Meanwhile, new prisoners are being taken to the island prison of Umihotaru. The bridge to the island was destroyed fourteen years before, as was the tunnel, so there is no way off this hellish place. Kakuta has been sent there, his only crime being he’s a manga artist. His new roommate scares him with stories of this place, and the last roommate who died in the bed that now belongs to Kakuta. Also, there is talk of the Monster, a man who has been in this place for fourteen years, and is housed in the Punishment Block. Supposedly he is more monster than human, and is kept chained at all times. Unfortunately for Kakuta, he is caught with the pencil his roommate loaned him to draw with and he is sent to the Punishment Block!

Kakuta is in a terrible pickle with the guards in the Punishment Block and they are about to hurt him when the Monster intervenes and saves him from a terrible fate. He begins to talk to the man and learns he is not what they make him out to be at all. And he plans to escape this place. Meanwhile, Kanna is frustrated, hiding out with Britney and Mariah to keep them safe. She pens a letter to her uncle, who is in Umihotaru Prison, knowing it will never reach him. But she badly wants his advice.

In this volume, we learn the awful truth of what is referred to as Bloody New Year’s Eve. Up until now, we assumed that Kenji and his friends were victorious, saved the world and rid it of the evil Friend. Quite the contrary. Something else happened, the Friends emerged on top and Kenji and the others are nowhere to be seen. The only one I know the whereabouts of is the one in the prison. I have to admit I am very anxious about Kenji and will be very upset if something bad has happened to him.

Kanna is every bit her uncle’s niece, with a strong sense of right and wrong. Completely suspicious of the young detective, I think with time she will come to trust him, and perhaps more. He needs to lose some of his naivete, and I think that will happen. Unfortunately, not in time to save someone he inadvertently puts in danger.

A lot going on in this volume, what with Kanna trying to save her friends, and with the escape from the prison in order to continue the fight begun so many years ago. Mixed in with all that is the visit of the Pope, and a plot to assassinate him. So many questions, so much I want to know. And there is also an appearance by an old friend of Kenji, who has become unexpectedly successful thanks to a particular gift he has, the same gift which told him of the importance of Kenji to the world.

Great volume, can’t wait for the next one!

Book Review: Twentieth Century Boys, Vol 5 by Naoki Urasawa

Twentieth Century Boys, Vol 5: Reunion     

Author: Naoki Urasawa

Publisher: Viz Media

American release date: October 20, 2009

Format/Genre/Length: Paperback/manga/paranormal/216 pages

Overall Personal Rating: ★★★★★

Reviewer: Julie Lynn Hayes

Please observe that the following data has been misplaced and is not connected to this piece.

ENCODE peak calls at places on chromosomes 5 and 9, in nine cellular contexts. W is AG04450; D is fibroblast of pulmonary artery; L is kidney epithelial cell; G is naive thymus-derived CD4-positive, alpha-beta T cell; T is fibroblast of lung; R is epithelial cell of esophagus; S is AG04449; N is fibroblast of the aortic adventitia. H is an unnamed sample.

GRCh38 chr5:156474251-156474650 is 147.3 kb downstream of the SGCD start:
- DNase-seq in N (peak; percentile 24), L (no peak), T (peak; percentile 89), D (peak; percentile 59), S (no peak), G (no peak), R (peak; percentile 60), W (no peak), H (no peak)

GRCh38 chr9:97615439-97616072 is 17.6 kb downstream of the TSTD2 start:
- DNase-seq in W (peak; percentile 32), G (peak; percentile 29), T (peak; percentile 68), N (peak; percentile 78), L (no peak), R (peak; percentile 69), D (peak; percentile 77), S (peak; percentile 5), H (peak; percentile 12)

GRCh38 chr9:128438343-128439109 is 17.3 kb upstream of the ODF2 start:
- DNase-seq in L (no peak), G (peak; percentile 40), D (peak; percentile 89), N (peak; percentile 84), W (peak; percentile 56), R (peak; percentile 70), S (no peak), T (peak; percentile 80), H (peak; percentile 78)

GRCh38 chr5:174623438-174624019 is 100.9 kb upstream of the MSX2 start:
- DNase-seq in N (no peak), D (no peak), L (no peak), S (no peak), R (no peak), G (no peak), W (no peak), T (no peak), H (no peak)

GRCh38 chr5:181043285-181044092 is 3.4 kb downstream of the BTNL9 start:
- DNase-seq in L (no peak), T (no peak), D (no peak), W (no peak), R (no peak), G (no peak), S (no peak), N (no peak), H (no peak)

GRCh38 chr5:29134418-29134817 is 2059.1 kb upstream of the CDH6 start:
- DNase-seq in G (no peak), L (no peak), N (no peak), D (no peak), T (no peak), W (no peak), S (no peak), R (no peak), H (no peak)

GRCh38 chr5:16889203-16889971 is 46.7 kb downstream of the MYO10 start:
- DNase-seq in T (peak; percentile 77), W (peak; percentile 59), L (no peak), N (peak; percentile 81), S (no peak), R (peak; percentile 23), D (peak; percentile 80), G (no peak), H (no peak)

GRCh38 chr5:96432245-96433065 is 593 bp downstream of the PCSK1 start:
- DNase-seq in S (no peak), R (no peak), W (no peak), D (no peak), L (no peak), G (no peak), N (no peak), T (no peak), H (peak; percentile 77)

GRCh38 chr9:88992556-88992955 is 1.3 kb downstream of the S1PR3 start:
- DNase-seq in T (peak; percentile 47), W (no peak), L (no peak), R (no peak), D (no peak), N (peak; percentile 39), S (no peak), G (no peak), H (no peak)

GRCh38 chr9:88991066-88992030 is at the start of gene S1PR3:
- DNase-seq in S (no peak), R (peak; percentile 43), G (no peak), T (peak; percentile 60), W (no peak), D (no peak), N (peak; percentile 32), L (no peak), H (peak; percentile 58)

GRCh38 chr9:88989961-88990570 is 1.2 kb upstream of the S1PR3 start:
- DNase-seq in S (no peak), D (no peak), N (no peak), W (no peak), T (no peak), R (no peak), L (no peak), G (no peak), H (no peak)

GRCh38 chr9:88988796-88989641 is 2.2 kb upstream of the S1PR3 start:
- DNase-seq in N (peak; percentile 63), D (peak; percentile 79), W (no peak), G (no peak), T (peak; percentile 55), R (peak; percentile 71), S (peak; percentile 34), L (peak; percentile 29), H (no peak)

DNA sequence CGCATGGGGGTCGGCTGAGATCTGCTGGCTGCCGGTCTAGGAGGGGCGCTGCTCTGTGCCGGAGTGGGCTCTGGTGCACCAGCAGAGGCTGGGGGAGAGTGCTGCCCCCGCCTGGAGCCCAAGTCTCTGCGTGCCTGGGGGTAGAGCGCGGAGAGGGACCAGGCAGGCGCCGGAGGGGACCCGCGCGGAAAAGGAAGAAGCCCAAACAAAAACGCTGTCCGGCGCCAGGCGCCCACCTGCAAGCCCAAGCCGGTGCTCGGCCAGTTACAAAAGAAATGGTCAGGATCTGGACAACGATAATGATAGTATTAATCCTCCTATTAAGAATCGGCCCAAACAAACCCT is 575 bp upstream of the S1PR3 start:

Kenji summons all his friends who knew of the clubhouse and the book to a secret meeting. Well, almost all. But she shows up anyway, thanks to a map carelessly left behind by one of the group, and dares them to deny she is as strong as they are, maybe even stronger. Kenji tells them he was told they would need nine people to accomplish their task, but only have seven have assembled. Luckily, as he tells them, he has contacted two others.

Yanbo and Mabo were twin terrors who made the lives of Kenji and his friends living Hell back in the day. Grown now, they own their own IT company and seem the antithesis of what they once were. Yoshitsune goes to see them on Kenji’s behalf and is amazed at the change in them. They seem to understand what Kenji is asking of them… but then they take a meeting with Inshu, the smarmy FDP politician. Are they deluded as to what is going on, and do they really not remember how awful they once were?

Kenji disguises himself in order to take his niece Kanna out for ramen before he sends her and his mom off in order to keep them safe. Yukiji tells him he’s doing the right thing, and also not to worry about her. She’ll be fine, and she wants to be a part of what’s going on. Consulting their book of Doom, they see that a giant robot is due to make an appearance, but aren’t sure what the picture before that means.

Kenji begins to doubt himself, doubt their theories. Everything is quiet. Is he just being paranoid? Is he causing trouble for his friends for no good reason? And then Ocho remembers what the picture means, and that too comes to pass… all around the world.

In the year 2014, a young woman named Kanna Endo has her own apartment…

In this volume of Twentieth Century Boys, the plot definitely thickens. There are so many questions, and few answers as of now. What about the twins? Are they going to be a help or a hindrance to Kenji and his friends? Do they not really remember what bullies they were when they speak of having played with these guys as kids? Is Kenji really blind to the fact that Yukiji likes him? Can they really take on the Friends and do they have any hope of defeating them? Will they ever find out the true identity of their mysterious leader?